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Electric Choice: Who is Choosing You?

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Nevelyn Black is an independent writer with a background in broadcast and a keen interest in renewable energy.  In the last few years, she transitioned from celebrity interviews and film shoots...

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Customers in deregulated states can choose their electricity plan and provider.  If Senate Bill 695 is passed, in Michigan, industrial electric customers will also have an ‘electric choice.’  Supporters say allowing industrial customers to choose suppliers is an effort to reduce electric costs and attract investments. Michigan currently has a 10 percent cap on who can participate in electric choice and the majority of Michigan ratepayers are with DTE Energy or Consumers Energy.  If given a choice, who would your customers pick?  Will a little healthy competition keep rates low and improve the economy?  ABATE Executive Director Rod Williamson said the legislation “will help grow the Michigan economy by requiring utilities to actually compete in the market instead of giving monopoly suppliers a high rate of return.”  

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On the issue of monopoly suppliers, Tennessee Valley Authority (TVA) has been accused of ‘attempting to operate as a monopoly and without public power values.’  The federally-owned electric utility corporation has also been accused of withholding transmission upgrades to prevent local power companies from receiving power from outside suppliers.  Local municipalities and power co-ops haven’t said they will leave the TVA system but they have petitioned FERC to order TVA to provide access to transmission lines.  Should TVA welcome outside power producers to transmit electricity across their lines to local utilities?  How is retention accomplished in a competitive market?  On a smaller scale, once there has been a  delivery of goods, retention strategies like good first impressions, good communication, continued marketing and rewards for loyalty are employed.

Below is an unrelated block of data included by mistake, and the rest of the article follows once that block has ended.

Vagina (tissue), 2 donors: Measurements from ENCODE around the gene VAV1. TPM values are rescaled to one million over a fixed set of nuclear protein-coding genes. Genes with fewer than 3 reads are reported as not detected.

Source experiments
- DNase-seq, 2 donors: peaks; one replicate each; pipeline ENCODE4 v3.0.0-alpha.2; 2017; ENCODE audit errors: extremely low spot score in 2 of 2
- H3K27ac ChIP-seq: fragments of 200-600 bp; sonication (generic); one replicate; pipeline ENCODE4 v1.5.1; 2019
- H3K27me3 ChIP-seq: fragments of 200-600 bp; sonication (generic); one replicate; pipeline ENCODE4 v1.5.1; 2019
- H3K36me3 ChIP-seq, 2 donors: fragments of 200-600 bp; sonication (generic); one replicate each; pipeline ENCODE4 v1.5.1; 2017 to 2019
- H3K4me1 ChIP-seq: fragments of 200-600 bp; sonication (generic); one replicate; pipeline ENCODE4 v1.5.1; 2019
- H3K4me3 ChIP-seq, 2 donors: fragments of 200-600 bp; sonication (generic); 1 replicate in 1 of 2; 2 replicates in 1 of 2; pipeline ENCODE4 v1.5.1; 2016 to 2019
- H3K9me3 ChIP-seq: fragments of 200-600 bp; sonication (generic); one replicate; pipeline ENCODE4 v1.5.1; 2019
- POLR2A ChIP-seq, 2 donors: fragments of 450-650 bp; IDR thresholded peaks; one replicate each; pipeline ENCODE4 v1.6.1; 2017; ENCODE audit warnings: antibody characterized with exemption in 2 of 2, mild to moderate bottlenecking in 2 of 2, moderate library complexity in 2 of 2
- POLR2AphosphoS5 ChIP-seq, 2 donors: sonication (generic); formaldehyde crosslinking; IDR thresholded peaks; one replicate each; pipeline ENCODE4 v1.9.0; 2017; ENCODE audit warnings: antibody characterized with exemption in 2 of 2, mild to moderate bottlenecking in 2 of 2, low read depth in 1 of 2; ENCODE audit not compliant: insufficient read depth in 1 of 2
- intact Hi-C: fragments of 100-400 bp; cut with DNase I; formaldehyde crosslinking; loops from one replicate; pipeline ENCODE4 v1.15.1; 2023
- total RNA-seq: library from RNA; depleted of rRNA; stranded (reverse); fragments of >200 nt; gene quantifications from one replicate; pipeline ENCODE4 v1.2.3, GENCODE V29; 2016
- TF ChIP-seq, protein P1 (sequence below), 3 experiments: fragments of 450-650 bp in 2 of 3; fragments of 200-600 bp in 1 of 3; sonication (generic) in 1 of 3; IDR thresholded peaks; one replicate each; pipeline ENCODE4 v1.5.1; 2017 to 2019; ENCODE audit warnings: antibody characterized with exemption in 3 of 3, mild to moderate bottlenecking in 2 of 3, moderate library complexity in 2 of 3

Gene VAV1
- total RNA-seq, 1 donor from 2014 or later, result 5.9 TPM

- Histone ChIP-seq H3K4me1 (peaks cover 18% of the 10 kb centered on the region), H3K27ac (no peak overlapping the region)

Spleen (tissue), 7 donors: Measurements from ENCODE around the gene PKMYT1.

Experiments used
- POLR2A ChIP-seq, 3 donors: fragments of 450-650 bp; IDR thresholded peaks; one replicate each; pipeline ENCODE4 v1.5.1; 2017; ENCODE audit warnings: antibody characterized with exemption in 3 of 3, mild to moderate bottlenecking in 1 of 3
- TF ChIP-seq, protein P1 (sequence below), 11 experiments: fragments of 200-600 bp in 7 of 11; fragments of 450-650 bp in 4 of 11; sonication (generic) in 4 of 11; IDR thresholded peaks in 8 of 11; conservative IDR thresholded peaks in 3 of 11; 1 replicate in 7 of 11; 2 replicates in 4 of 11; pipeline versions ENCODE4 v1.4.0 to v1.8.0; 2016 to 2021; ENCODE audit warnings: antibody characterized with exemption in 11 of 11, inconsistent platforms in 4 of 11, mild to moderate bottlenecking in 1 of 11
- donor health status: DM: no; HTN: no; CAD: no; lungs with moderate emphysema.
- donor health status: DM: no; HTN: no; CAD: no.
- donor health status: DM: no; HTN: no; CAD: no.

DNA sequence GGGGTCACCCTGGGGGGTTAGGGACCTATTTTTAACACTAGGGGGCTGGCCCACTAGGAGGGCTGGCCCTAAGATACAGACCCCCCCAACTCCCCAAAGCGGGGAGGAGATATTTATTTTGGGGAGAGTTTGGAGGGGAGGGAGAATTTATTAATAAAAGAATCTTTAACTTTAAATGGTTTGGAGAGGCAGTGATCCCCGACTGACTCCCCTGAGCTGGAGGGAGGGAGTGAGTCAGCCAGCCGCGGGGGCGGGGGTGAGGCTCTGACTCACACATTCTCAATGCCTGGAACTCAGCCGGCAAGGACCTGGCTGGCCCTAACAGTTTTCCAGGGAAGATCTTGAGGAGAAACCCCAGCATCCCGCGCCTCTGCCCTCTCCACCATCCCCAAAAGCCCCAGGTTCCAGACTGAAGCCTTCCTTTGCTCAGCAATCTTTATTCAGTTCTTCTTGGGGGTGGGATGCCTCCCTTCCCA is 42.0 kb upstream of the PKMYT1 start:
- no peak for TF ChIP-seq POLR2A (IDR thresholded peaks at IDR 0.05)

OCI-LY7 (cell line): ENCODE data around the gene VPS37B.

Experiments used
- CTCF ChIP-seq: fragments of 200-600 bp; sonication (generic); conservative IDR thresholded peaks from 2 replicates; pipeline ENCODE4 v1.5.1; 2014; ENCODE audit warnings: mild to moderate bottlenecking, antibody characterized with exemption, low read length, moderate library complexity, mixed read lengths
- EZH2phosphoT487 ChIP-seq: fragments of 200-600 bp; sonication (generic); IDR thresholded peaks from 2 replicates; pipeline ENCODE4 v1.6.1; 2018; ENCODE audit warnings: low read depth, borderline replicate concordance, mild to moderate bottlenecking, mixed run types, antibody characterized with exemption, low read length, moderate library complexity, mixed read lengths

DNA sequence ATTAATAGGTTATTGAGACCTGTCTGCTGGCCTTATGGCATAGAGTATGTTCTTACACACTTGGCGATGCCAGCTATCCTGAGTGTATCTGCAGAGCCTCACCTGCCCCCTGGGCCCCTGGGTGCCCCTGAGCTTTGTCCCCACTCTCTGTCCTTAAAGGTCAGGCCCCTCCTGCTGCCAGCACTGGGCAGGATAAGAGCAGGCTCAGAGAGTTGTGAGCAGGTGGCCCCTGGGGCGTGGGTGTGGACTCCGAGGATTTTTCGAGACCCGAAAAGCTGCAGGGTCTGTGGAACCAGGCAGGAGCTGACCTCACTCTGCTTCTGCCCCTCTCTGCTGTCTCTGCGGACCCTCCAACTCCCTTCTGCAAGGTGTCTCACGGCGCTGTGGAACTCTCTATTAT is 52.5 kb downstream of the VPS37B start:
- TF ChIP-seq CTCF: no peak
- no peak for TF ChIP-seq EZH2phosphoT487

For utilities, offering reliability and resiliency is still their mantra.  In fact, according to the U.S. Energy Information Administration’s (EIA’s) report, customers felt utilities were doing a good job with reliability.  Regarding resiliency, in 2017, the average duration of customer interruptions totaled about two hours for the entire year, excluding weather events.  Of course, with the increase in extreme weather events, those numbers have changed significantly.  These events have slowed restorations dramatically. Some consumers have lost faith in the resiliency of their utility.  Consumers are looking to hardening, undergrounding and decentralizing the grid, while they invest in generators, solar-plus-storage and community energy systems as a solution to the problem.  

Roughly 2/3 of states are regulated and consumers in those states are unable to shop for electricity.  Are your customers loyal by default or have you earned their patronage through reliability and resiliency, competitive pricing and personalized customer communications?

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Brian Lindamood's picture
Brian Lindamood on Oct 25, 2021

Thanks for the post Nevelyn. There's no doubt that regulated utilities cannot take their customer relationships for granted. Beyond the specific deregulation efforts you cite, the fact is customer expectations have changed. Customers want and expect to have a responsive digital relationship with companies they do business with, including their energy providers. That relationship is what drives customer satisfaction and ultimately customer loyalty, even in the face of competition. 

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